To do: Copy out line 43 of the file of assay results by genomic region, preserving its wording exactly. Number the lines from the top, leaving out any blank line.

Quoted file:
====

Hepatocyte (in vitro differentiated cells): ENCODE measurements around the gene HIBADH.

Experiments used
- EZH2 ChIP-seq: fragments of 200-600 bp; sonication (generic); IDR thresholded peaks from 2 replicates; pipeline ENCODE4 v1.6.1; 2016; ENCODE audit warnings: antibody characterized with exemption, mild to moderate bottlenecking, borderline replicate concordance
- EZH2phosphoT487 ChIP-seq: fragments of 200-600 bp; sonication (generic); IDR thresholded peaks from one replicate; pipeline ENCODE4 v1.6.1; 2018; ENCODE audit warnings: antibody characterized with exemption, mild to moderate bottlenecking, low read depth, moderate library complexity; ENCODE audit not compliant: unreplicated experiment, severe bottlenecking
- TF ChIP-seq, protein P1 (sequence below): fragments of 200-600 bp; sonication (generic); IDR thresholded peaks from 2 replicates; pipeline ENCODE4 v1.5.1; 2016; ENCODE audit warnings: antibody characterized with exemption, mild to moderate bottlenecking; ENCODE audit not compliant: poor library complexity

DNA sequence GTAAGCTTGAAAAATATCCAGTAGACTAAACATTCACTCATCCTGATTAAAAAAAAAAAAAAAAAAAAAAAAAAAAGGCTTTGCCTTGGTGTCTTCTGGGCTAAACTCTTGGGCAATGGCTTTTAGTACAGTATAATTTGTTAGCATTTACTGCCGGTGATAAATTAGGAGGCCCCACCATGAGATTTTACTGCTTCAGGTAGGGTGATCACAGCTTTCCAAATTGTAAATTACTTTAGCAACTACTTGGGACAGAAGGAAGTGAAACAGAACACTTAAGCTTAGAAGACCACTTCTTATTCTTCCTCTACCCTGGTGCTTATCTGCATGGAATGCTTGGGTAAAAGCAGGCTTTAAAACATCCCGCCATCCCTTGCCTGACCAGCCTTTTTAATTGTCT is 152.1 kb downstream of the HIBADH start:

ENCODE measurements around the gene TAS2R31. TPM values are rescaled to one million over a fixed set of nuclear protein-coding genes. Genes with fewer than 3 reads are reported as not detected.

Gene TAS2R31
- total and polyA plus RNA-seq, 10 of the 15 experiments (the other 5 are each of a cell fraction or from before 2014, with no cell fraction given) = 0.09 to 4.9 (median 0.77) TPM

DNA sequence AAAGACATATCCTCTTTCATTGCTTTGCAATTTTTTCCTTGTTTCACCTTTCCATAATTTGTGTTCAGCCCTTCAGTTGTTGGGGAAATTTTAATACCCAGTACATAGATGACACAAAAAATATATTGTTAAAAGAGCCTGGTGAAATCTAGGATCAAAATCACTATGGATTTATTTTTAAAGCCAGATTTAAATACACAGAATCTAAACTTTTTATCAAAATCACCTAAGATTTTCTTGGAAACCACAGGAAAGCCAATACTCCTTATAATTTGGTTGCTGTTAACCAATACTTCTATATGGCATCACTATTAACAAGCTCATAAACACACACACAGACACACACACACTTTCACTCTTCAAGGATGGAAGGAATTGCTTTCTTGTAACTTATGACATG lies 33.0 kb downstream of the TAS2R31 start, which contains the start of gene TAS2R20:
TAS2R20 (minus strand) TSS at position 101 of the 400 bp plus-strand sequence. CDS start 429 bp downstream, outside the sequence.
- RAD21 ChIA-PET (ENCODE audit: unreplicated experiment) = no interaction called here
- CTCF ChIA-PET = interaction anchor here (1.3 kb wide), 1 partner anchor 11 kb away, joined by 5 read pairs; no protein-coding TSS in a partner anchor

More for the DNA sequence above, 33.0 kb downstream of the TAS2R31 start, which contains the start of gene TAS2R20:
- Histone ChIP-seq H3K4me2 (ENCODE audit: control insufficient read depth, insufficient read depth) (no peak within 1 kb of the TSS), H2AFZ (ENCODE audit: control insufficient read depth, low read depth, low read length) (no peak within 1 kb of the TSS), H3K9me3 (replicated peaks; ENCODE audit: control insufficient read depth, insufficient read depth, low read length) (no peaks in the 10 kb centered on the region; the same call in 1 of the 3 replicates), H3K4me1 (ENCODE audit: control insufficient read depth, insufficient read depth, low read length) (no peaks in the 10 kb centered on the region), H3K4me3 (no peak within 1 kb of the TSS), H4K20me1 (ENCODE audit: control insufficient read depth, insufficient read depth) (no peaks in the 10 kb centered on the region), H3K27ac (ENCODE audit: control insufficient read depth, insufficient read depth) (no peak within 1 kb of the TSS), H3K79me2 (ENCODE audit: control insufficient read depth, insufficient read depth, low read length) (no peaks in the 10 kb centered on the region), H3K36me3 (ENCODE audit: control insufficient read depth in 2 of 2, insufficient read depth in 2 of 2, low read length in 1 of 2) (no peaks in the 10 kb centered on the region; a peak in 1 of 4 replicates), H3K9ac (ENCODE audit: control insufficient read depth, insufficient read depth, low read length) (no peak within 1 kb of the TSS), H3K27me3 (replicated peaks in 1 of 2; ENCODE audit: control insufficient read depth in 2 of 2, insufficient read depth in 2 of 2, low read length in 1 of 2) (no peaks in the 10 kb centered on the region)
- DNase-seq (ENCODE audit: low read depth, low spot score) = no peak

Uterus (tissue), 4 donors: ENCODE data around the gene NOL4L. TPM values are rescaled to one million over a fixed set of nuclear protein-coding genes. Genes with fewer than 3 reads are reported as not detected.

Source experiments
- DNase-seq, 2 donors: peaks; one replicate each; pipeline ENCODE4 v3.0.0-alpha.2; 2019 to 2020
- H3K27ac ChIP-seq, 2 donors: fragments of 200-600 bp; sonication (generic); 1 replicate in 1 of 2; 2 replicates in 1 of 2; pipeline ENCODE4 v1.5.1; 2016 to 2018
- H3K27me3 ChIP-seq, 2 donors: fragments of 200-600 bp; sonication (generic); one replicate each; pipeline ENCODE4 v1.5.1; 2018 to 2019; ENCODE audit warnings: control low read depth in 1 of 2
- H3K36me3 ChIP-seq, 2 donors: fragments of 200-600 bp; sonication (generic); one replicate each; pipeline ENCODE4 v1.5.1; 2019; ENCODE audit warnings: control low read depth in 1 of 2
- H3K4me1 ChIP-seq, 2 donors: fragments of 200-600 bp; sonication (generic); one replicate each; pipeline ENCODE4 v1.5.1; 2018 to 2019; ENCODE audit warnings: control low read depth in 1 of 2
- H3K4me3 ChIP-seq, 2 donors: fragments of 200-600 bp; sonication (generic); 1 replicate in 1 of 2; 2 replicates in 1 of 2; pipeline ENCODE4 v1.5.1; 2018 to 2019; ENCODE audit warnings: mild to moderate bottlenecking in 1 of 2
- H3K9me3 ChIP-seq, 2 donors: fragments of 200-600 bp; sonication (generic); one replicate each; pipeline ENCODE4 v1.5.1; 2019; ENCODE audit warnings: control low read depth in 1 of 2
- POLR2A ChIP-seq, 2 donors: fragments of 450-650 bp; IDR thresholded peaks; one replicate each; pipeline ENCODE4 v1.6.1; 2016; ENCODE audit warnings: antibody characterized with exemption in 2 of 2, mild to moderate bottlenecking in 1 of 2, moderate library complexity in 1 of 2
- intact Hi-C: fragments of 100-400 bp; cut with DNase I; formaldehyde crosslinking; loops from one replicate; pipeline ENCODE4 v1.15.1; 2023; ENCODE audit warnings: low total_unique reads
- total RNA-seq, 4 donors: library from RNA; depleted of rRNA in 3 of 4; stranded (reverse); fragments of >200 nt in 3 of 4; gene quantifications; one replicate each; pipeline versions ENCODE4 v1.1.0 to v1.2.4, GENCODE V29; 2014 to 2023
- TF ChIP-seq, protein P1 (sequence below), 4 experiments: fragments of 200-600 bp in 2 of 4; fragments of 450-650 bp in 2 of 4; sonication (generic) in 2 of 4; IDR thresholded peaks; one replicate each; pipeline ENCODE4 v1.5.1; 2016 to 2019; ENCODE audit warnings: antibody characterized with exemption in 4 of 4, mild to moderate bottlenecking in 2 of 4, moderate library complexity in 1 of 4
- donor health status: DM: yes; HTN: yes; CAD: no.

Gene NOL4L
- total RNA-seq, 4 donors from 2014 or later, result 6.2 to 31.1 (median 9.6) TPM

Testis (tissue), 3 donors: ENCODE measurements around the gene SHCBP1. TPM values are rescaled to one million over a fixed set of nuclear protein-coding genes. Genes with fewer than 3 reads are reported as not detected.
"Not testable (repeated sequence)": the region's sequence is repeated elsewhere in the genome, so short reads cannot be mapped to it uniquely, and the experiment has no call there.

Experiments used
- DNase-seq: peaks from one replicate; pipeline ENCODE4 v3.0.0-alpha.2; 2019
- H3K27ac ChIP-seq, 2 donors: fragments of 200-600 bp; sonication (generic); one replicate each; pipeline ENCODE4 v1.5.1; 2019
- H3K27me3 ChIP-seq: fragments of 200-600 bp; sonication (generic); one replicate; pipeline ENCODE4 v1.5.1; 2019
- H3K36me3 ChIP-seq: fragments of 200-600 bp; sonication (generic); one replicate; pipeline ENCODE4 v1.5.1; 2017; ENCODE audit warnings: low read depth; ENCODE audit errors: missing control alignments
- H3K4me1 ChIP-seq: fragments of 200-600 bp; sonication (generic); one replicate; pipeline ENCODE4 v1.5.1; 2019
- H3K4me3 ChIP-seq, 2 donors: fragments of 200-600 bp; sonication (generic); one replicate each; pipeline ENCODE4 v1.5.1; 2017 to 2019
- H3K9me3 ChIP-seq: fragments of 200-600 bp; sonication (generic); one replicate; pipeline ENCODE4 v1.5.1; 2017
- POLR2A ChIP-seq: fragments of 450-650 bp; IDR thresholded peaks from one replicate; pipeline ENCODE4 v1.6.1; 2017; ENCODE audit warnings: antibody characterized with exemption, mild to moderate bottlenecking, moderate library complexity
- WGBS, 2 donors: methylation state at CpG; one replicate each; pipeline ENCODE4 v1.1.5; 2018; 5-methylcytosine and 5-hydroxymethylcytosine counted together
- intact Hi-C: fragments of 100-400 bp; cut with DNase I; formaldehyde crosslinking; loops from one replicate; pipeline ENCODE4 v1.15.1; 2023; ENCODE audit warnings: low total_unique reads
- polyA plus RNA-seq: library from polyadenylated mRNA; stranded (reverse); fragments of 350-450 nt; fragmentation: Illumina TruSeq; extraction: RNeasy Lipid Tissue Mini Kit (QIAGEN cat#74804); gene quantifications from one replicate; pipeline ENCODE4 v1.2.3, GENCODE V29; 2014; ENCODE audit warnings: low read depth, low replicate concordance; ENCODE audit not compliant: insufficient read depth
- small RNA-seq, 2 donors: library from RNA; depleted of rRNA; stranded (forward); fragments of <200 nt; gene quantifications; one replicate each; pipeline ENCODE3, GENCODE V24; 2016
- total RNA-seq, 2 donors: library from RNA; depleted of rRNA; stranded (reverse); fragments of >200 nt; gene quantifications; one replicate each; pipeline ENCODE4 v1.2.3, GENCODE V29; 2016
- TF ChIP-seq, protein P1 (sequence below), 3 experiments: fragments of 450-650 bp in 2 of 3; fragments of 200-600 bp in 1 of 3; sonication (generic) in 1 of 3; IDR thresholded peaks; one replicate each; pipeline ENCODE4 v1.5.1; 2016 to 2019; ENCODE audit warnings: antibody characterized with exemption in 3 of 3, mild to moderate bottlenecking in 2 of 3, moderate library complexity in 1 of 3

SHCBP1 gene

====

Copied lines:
- POLR2A ChIP-seq: fragments of 450-650 bp; IDR thresholded peaks from one replicate; pipeline ENCODE4 v1.6.1; 2017; ENCODE audit warnings: antibody characterized with exemption, mild to moderate bottlenecking, moderate library complexity